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What Is Workers’ Comp? Understanding Your Protections in New York

What Is Workers' Comp? Understanding Your Protections in New York

 

If you were hurt on the job, you may wonder, “What is workers’ comp?” Workers’ compensation is a type of insurance thatpays out cash benefits and covers medical care for employees who were injured on the job. If you developed a work-related illness—such as cancer after toxic chemical exposure—you also qualify.

Workers’ comp is complicated and can be difficult to understand. You may not know if you’re eligible, how the workers’ comp process works, or who you can turn to for help.

Who Qualifies for Workers’ Comp in New York?

The law extends coverage to almost every employee in the state, including undocumented workers. The NY Workers’ Compensation Board (WCB) defines an “employee” as anyone “who performs under the supervision, direction, and control of an employer either on or off their premises.”

For the purposes of workers’ comp coverage, an individual is an employee if they:

  • Work any amount of hours: full-time, part-time, casual, temporary, or seasonal hours
  • Are leased or borrowed
  • Are unpaid, working on a volunteer basis, or are a family member of the employer

You may not even be aware of your workers’ comp coverage until you are hurt or become sick. Your employer provides coverage at no cost to you, so you don’t see any premium deductions on your paycheck.

What Is the Workers’ Comp Claim Process?

The process for filing a workers’ comp claim looks a little different depending on if you are injured or if you develop a work-related illness.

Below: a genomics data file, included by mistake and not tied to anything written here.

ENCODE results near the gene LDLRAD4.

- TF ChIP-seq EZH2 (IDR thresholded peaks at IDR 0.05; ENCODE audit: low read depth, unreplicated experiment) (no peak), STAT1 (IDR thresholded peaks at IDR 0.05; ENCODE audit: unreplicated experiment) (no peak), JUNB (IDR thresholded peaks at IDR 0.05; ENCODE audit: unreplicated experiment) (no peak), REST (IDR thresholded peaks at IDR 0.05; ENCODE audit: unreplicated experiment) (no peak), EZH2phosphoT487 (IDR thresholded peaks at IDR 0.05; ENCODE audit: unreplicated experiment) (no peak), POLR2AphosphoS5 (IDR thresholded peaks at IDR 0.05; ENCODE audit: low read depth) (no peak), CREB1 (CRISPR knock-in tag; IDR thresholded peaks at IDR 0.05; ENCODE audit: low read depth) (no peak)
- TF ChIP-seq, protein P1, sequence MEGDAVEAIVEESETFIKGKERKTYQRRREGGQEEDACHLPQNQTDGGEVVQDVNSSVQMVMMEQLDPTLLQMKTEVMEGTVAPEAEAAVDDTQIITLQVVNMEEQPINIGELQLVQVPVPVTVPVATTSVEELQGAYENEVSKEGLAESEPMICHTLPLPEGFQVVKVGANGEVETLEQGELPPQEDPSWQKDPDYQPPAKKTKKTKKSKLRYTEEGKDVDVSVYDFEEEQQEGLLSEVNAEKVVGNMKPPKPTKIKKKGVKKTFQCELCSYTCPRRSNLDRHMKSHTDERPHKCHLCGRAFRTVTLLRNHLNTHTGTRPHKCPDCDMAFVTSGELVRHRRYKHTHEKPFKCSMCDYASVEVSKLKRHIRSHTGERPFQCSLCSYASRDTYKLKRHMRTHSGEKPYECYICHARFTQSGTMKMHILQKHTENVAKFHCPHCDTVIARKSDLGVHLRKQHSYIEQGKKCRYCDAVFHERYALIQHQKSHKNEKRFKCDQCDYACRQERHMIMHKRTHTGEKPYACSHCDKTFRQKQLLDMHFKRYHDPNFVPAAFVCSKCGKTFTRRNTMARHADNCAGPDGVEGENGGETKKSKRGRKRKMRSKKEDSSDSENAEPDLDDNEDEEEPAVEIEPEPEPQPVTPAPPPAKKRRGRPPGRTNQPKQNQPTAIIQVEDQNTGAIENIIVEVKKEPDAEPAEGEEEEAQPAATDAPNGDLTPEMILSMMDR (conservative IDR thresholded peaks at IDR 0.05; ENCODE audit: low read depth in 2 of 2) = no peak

If You Are Injured on the Job

Perhaps you are a corrections officer who has been injured by an inmate or developed a repetitive motion injury such as carpal tunnel syndrome, or perhaps you slipped and fell at work or were injured while working on a construction site. Your injury entitles you to medical treatment covered by your employer.

  1. Your first priority is your safety. Stop working and seek medical treatment. Call 911 for serious and life-threatening injuries. Your employer should have a posted list of approved hospitals and clinics covered under their policy.
  2. Notify your supervisor as soon as possible. The law requires you to do so within 30 days of your injury, but there is no reason to wait.
  3. Let your doctor know that you were hurt on the job and that you plan to file/have filed a workers’ comp claim. This way, your own medical insurance won’t be billed.
  4. File an Employee Claim (Form C-3) and submit it to the NY Workers’ Compensation Board. You can file this form online, by mail, or in person at your local WCB office.

If You Develop a Work-Related Illness

An occupational disease is any illness or health condition you develop because of your job. Examples include cancer, post-traumatic stress disorder, and hearing loss.

  1. You should notify your employer as soon as you receive a diagnosis for a work-related condition.